Cystic fibrosis is a genetic condition. The only way to prevent cystic fibrosis is through genetic counseling with your partner prior to conceiving a child. Genetic counseling involves assessing your genetic makeup as well as your partner's genetic makeup. If cystic fibrosis has occurred in your family lineage or in the family lineage of your partner, it is best to seek genetic counseling to determine if you are both carriers for cystic fibrosis. Cystic fibrosis is the most common genetic disorder in Caucasians. Therefore, it is not unreasonable to suspect that you and your partner may be carriers, especially if there is a family history of the condition [source: Mayo Clinic; Georgia Health].
If you are both carriers of the cystic fibrosis gene, there is a 25 percent chance that your offspring will have two defective genes, resulting in the condition. There is a 50 percent chance that your offspring will be carriers themselves, meaning they will have one defective gene. Finally, there is a 25 percent chance that your offspring will have two healthy genes. If you and your partner are both carriers, you may decide not to conceive in order to prevent having a child with cystic fibrosis [source: ACOG].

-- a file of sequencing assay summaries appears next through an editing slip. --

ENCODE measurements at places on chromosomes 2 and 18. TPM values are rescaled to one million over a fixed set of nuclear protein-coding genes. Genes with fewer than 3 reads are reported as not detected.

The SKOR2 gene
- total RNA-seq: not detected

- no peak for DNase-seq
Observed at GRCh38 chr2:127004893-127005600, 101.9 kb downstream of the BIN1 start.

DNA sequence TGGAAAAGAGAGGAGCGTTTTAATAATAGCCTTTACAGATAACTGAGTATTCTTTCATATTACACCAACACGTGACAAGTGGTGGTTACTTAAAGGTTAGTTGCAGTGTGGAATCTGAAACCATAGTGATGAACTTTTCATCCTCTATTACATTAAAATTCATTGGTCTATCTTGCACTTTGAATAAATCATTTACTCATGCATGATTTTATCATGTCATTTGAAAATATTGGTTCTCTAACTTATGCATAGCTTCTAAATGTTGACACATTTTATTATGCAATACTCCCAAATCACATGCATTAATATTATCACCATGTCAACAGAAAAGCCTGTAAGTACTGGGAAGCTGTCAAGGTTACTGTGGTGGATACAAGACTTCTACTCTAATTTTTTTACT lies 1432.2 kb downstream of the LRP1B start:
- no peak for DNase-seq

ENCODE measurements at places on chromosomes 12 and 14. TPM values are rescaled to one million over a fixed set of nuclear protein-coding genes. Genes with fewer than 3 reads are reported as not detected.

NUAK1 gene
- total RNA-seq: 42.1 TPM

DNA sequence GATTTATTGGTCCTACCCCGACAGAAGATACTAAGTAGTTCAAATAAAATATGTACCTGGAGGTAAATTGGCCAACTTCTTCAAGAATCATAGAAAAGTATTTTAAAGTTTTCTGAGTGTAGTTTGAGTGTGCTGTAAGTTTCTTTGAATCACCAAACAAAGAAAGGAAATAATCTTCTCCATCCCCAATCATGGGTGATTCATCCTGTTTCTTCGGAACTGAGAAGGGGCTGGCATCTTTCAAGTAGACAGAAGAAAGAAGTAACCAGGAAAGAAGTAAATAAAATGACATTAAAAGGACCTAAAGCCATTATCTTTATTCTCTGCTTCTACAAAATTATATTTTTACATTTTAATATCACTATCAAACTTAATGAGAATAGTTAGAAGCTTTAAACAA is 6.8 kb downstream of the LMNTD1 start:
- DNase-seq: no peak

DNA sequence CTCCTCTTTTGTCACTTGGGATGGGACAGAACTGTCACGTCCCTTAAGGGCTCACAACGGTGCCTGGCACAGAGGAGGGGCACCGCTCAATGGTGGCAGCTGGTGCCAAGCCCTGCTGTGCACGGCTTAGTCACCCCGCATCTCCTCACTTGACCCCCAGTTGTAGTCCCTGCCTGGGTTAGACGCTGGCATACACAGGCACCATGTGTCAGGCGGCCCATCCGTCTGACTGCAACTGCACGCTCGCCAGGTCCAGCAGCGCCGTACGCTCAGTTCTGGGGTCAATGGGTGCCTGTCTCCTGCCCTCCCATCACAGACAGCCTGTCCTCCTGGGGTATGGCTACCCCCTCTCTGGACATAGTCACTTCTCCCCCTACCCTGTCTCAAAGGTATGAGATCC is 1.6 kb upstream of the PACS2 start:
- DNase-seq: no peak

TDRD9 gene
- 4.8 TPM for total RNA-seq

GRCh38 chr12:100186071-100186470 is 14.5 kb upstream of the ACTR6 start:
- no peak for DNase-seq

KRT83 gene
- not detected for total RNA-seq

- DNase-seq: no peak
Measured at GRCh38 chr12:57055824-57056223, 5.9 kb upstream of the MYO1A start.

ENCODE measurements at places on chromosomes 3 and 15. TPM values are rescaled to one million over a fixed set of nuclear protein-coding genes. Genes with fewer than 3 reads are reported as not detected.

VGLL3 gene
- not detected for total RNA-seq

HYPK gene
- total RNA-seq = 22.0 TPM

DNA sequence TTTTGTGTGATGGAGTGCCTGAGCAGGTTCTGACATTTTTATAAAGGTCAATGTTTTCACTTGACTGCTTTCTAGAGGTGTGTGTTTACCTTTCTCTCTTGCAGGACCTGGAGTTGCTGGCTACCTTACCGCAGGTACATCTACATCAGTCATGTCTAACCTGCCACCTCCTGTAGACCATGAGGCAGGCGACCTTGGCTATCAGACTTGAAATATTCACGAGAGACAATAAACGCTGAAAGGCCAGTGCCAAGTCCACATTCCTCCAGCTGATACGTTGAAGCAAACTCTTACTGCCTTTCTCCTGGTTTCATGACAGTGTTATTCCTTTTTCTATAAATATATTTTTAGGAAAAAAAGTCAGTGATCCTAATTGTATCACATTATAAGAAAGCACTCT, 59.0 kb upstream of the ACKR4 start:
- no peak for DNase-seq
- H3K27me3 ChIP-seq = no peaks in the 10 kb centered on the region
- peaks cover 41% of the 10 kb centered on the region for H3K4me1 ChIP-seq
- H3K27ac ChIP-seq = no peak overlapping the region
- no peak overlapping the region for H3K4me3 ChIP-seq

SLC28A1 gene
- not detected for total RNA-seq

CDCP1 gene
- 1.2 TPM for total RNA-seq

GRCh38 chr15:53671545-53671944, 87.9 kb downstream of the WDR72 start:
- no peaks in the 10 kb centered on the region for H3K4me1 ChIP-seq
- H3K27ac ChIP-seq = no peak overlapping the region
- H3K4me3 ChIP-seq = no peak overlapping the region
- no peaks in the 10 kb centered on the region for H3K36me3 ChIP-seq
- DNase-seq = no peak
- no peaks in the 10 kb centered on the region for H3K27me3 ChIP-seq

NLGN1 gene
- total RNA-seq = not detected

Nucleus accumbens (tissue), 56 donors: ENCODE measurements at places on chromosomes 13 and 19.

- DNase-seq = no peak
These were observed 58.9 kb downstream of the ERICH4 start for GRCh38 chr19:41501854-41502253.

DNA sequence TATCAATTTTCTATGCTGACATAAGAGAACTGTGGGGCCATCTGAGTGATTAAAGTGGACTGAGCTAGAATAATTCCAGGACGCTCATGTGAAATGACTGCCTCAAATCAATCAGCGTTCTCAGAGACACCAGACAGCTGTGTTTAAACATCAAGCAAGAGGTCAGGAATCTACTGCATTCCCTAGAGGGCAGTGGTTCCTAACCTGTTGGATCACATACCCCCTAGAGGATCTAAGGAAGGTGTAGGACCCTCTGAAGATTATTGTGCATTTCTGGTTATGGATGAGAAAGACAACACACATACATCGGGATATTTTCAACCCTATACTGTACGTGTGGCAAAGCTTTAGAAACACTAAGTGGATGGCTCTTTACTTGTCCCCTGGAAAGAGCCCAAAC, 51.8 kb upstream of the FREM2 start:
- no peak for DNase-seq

If you and your partner are both carriers of cystic fibrosis and you decide to conceive, you may decide to have a chorionic villus sampling (CVS) test. This test can determine the genetic makeup of the fetus early in the pregnancy. CVS can be performed at nine weeks gestation. A small amount of placenta is removed and sent for testing. The placenta cells are allowed to grow for seven days and are then tested for cystic fibrosis. If a CVS test comes back positive for cystic fibrosis, you may opt for an abortion to prevent cystic fibrosis in your offspring [source: ACOG].